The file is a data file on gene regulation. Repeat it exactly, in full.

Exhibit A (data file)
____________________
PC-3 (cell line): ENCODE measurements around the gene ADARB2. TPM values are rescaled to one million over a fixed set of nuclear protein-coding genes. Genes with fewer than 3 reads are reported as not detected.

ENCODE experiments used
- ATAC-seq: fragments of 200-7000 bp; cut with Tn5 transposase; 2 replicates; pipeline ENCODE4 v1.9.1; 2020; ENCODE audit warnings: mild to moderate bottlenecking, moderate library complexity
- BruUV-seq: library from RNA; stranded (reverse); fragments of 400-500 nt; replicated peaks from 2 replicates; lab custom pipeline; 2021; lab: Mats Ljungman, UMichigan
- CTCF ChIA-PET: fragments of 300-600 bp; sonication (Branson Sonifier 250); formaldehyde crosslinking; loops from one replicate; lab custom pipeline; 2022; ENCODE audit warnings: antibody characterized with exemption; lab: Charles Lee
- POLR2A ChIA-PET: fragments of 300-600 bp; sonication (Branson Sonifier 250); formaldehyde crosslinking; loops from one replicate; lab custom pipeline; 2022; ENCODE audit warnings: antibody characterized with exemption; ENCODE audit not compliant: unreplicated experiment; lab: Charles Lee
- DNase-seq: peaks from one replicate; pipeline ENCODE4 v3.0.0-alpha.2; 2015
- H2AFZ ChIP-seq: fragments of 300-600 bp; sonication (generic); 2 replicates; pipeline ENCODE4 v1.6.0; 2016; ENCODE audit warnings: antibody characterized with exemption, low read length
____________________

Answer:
PC-3 (cell line): ENCODE measurements around the gene ADARB2. TPM values are rescaled to one million over a fixed set of nuclear protein-coding genes. Genes with fewer than 3 reads are reported as not detected.

ENCODE experiments used
- ATAC-seq: fragments of 200-7000 bp; cut with Tn5 transposase; 2 replicates; pipeline ENCODE4 v1.9.1; 2020; ENCODE audit warnings: mild to moderate bottlenecking, moderate library complexity
- BruUV-seq: library from RNA; stranded (reverse); fragments of 400-500 nt; replicated peaks from 2 replicates; lab custom pipeline; 2021; lab: Mats Ljungman, UMichigan
- CTCF ChIA-PET: fragments of 300-600 bp; sonication (Branson Sonifier 250); formaldehyde crosslinking; loops from one replicate; lab custom pipeline; 2022; ENCODE audit warnings: antibody characterized with exemption; lab: Charles Lee
- POLR2A ChIA-PET: fragments of 300-600 bp; sonication (Branson Sonifier 250); formaldehyde crosslinking; loops from one replicate; lab custom pipeline; 2022; ENCODE audit warnings: antibody characterized with exemption; ENCODE audit not compliant: unreplicated experiment; lab: Charles Lee
- DNase-seq: peaks from one replicate; pipeline ENCODE4 v3.0.0-alpha.2; 2015
- H2AFZ ChIP-seq: fragments of 300-600 bp; sonication (generic); 2 replicates; pipeline ENCODE4 v1.6.0; 2016; ENCODE audit warnings: antibody characterized with exemption, low read length